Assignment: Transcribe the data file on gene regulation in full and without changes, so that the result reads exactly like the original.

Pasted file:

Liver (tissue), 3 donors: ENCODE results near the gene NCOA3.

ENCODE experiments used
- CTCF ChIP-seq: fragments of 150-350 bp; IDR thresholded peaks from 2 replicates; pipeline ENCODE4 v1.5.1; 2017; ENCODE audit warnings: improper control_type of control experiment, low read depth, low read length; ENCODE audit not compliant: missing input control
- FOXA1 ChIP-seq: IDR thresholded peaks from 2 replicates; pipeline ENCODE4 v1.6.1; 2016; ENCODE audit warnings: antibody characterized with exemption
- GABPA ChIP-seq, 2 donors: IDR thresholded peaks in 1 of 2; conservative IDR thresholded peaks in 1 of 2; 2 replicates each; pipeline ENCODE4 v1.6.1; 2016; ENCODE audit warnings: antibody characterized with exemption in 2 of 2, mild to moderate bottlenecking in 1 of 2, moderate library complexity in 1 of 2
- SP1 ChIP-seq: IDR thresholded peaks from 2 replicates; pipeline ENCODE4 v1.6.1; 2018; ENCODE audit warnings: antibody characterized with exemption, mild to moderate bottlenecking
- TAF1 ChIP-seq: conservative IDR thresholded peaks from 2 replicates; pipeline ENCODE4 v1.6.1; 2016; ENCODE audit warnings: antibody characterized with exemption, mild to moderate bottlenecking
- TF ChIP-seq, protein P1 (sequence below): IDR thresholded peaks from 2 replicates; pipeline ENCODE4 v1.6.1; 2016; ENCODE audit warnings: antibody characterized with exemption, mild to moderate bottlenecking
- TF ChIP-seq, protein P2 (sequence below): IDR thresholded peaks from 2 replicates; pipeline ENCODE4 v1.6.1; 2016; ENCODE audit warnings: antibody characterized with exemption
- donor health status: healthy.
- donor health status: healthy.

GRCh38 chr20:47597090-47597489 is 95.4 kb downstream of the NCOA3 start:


Liver (tissue), 3 donors: ENCODE results near the gene NCOA3.

ENCODE experiments used
- CTCF ChIP-seq: fragments of 150-350 bp; IDR thresholded peaks from 2 replicates; pipeline ENCODE4 v1.5.1; 2017; ENCODE audit warnings: improper control_type of control experiment, low read depth, low read length; ENCODE audit not compliant: missing input control
- FOXA1 ChIP-seq: IDR thresholded peaks from 2 replicates; pipeline ENCODE4 v1.6.1; 2016; ENCODE audit warnings: antibody characterized with exemption
- GABPA ChIP-seq, 2 donors: IDR thresholded peaks in 1 of 2; conservative IDR thresholded peaks in 1 of 2; 2 replicates each; pipeline ENCODE4 v1.6.1; 2016; ENCODE audit warnings: antibody characterized with exemption in 2 of 2, mild to moderate bottlenecking in 1 of 2, moderate library complexity in 1 of 2
- SP1 ChIP-seq: IDR thresholded peaks from 2 replicates; pipeline ENCODE4 v1.6.1; 2018; ENCODE audit warnings: antibody characterized with exemption, mild to moderate bottlenecking
- TAF1 ChIP-seq: conservative IDR thresholded peaks from 2 replicates; pipeline ENCODE4 v1.6.1; 2016; ENCODE audit warnings: antibody characterized with exemption, mild to moderate bottlenecking
- TF ChIP-seq, protein P1 (sequence below): IDR thresholded peaks from 2 replicates; pipeline ENCODE4 v1.6.1; 2016; ENCODE audit warnings: antibody characterized with exemption, mild to moderate bottlenecking
- TF ChIP-seq, protein P2 (sequence below): IDR thresholded peaks from 2 replicates; pipeline ENCODE4 v1.6.1; 2016; ENCODE audit warnings: antibody characterized with exemption
- donor health status: healthy.
- donor health status: healthy.

GRCh38 chr20:47597090-47597489 is 95.4 kb downstream of the NCOA3 start: